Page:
Aussie Bankers Drug Colleague With Valium And Laxatives In Attempt To Discredit Him

This is source I found from another site, main source you can find in last paragraph

The unconscious victim. SUPPLIED

The unconscious victim.

Two Australian banking executives repeatedly drugged a colleague with valium and laxatives during a business trip to South America in a "malicious" attempt to discredit him.

Within hours of the dangerous prank, several photographs of the unconscious man had been emailed from Chile to Australia, where they were circulated among stockbrokers in Melbourne and Sydney.

A senior executive involved in the drugging also sent an image of the South American-branded laxative that was secretly administered to his colleague at an upmarket restaurant in the Chilean capital Santiago.

Seafood restaurant Peurto Marisko in Las Condes, Santiago, Chile where the victim was drugged. SUPPLIED

Seafood restaurant Peurto Marisko in Las Condes, Santiago, Chile where the victim was drugged.

The 49-year-old victim has launched legal action against the investment bank Macquarie Group, known as the "millionaires factory", which was aware of the extraordinary allegations, but did not take disciplinary action against the perpetrators.

It can be revealed that Macquarie's then divisional director Michael Rosenbaum and investment adviser Stefan Whiting repeatedly spiked the drinks of a colleague as they travelled across Brazil and Chile to inspect gold mines owned by Cleveland Mining Company.

The drugging is believed to have occurred between June 1 and June 10, 2011.

Former Macquarie Bank investment advisers Stefan Whiting, left, and Michael Rosenbaum. SUPPLIED

Former Macquarie Bank investment advisers Stefan Whiting, left, and Michael Rosenbaum.

It was revealed on Wednesday that Cleveland managing director David Mendelawitz had reported three Macquarie staff, including Rosenbaum and Whiting, to the corporate regulator over alleged misconduct between 2011 and 2012.

'BAD BEHAVIOUR'

Australian mining company Cleveland's managing director David Mendelawitz, who travelled with the Macquarie executives in South America, confirmed he witnessed Whiting administering drugs to another investment adviser.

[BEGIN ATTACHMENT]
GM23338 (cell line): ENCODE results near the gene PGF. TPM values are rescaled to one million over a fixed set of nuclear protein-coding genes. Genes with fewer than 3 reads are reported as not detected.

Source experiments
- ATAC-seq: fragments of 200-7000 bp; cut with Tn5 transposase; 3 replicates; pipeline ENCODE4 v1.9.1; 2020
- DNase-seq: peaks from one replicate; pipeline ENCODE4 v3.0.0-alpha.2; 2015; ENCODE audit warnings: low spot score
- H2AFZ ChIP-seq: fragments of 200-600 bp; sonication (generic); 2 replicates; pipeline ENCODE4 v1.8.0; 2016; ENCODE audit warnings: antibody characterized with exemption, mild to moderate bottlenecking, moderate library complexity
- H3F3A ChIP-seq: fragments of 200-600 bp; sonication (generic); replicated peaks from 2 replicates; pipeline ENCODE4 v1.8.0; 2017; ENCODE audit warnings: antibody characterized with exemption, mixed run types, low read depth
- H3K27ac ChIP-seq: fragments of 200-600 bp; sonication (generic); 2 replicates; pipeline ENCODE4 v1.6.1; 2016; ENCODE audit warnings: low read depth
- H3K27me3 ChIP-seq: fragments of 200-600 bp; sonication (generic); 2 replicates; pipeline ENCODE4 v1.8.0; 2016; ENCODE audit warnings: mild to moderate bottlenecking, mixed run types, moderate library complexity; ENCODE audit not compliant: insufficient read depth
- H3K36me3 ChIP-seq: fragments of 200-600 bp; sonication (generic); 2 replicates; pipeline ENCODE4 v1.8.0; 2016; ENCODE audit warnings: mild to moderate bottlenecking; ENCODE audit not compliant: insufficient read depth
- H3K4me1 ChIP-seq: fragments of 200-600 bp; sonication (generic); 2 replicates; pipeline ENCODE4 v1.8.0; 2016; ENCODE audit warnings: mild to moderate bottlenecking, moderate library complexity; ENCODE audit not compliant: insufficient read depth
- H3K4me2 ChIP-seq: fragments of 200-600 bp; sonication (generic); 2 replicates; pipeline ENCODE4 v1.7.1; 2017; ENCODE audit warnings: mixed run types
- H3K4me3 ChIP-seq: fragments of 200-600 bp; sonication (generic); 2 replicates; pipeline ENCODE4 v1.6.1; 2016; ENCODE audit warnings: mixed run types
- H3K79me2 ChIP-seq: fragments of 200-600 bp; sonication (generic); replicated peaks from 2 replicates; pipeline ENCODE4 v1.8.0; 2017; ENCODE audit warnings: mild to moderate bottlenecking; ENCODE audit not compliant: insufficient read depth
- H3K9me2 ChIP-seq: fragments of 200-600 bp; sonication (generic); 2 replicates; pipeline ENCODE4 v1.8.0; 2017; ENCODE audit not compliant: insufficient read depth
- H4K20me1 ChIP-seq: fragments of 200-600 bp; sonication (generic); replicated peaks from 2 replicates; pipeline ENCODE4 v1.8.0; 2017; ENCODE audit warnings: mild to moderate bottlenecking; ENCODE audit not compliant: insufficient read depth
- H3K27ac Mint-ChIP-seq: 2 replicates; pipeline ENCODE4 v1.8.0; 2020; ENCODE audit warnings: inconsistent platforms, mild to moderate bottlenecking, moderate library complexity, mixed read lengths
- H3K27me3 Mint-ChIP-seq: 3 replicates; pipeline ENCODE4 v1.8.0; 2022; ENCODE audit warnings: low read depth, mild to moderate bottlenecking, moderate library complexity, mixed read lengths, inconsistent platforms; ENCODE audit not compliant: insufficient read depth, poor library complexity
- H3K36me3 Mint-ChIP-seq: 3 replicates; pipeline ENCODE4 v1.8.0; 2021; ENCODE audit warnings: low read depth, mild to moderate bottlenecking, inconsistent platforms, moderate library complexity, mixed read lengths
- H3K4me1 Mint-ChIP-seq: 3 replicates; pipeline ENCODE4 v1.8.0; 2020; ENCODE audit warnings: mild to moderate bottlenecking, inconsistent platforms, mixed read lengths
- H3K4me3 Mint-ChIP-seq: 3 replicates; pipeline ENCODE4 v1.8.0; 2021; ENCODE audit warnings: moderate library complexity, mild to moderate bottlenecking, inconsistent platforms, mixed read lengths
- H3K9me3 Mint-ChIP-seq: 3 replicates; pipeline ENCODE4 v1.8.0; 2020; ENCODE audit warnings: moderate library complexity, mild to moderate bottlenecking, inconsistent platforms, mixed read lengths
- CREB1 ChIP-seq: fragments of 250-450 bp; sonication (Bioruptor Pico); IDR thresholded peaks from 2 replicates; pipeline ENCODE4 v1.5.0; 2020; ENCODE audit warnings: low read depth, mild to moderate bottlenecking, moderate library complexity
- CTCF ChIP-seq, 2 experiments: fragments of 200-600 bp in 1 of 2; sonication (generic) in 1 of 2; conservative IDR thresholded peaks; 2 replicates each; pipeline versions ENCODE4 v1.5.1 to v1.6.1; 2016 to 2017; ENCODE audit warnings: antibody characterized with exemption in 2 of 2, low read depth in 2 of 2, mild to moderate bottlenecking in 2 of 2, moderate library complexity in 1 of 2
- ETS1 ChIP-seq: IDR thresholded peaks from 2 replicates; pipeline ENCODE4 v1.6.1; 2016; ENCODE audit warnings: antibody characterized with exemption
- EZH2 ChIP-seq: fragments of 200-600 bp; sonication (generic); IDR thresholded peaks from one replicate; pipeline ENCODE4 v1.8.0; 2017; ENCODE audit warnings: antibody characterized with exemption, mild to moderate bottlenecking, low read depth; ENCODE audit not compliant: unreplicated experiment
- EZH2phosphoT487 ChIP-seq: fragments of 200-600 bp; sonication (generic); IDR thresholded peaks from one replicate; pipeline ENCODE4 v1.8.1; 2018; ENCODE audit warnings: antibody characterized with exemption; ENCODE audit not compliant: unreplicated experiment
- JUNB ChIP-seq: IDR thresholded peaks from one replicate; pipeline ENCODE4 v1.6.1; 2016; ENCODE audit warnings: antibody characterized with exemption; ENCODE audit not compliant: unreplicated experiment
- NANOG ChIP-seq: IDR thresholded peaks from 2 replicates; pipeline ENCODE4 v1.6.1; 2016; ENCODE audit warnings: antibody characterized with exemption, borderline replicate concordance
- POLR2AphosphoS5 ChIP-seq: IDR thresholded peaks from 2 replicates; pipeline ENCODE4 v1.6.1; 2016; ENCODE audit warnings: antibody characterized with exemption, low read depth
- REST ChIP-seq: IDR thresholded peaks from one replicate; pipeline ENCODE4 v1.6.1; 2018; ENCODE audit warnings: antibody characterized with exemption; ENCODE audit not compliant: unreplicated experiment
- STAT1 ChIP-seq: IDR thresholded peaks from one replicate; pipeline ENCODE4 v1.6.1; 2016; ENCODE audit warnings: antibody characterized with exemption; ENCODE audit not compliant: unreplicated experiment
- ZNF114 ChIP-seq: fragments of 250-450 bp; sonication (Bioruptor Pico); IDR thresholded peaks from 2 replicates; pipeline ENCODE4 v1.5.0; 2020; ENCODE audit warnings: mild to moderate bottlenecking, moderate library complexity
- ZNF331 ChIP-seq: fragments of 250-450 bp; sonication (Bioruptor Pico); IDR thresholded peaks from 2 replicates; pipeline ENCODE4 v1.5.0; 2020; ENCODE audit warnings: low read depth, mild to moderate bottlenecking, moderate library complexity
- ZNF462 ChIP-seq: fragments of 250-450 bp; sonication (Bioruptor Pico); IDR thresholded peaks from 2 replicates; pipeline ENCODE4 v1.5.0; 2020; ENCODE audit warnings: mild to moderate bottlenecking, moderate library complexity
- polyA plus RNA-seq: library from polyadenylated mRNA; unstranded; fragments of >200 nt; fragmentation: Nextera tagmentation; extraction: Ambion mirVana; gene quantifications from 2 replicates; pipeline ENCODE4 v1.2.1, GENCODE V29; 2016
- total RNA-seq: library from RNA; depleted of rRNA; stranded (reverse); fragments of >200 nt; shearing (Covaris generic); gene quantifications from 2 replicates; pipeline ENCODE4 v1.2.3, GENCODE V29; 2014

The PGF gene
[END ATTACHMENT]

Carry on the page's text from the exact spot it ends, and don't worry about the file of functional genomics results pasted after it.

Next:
Former Macquarie adviser Stefan Whiting. SUPPLIED

Former Macquarie adviser Stefan Whiting.

He said he was willing to sign a statutory declaration if required.

Ad Feedback

"It was amateur hour.

"We were trying to represent Macquarie to our partners in South America as the best and brightest, but they kept behaving like complete d...heads.

Cleveland Mining Group managing director David Mendelawitz. SUPPLIED

Cleveland Mining Group managing director David Mendelawitz.

"I was naive, and I certainly wouldn't accept this kind of behaviour now," Mendelawitz said.

In an email sent on June 10, 2011, Rosenbaum attached several photographs of his unconscious colleague, including an image in which a marker pen was used to draw a moustache on the man's upper lip, and what appears to be a smiley face on his forehead.

In another image, the victim had passed out on a couch.

Rosenbaum, who continues to work in the stockbroking industry, wrote in the email: "...Chilean style, don't fark with me, u end up down the rabbit hole".

COMPLETE MESS

Mendelawitz said he first became aware of the dangerous prank as they boarded a plane in the coastal of town of La Serena, about 470 kilometres north of the Chilean capital Santiago.

"He was a complete mess, he passed out on the plane".

After arriving in Santiago, they headed to seafood restaurant, Puerto Marisko.

According to Mendelawitz, more valium was slipped into drinks as they dined at the restaurant, before a bottle of Ducolax liquid laxative was purchased at a local pharmacy.

After passing out again, the victim is believed to have been taken back to the Time Apartments in Las Condes. He was wrapped in a bed cover and left in the room.

"It was malicious. Everyone was having a few drinks. They were certainly trying to cut him out of the picture and discredit him in front of me," Mendelawitz said.

He regrets not speaking up at the time, but said he felt "powerless to act".

"I was never a chief executive before, and I couldn't believe what was going on. When you see your share price going up, everyone's happy, but I couldn't believe their behaviour as individuals," Mendelawitz said.

COMPLAINT MADE

Upon their return to Australia, a representative of Macquarie's human resources department is understood to had discussed the incident with the victim, who was removed from the Cleveland account in July 2011.

No action was taken by Macquarie management against Rosenbaum or Whiting, who would become key players in the sharp rise and dramatic collapse of Cleveland's share price in 2012.

Maurice Blackburn has filed a statement of claim on behalf of the victim.

"During the course of the Plaintiff's employment with the Defendant, the Defendant, its servants or agents, drugged, assaulted, humiliated, abused and harassed the Plaintiff, causing the production, aggravation, acceleration and/or recurrence of the Plaintiff's injury," according to the statement of claim.

The victim is seeking compensation for loss of income and medical costs.

Rosenbaum and Whiting did not respond to questions, but issued threats against Fairfax Media via their lawyers.

TREATED WITH 'UTMOST SERIOUSNESS'

A Macquarie spokeswoman also declined to answer questions, but released the following statement.

"Macquarie treats any allegations regarding inappropriate or potentially illegal behaviour with the utmost seriousness, regardless of their source.

"Where matters are raised, Macquarie conducts a thorough investigation and where appropriate, notifies relevant authorities," the spokeswoman said.

 - The Age

Saved|Saved Stories Saved|Saved Stories Save|Saved Stories Save|Saved Stories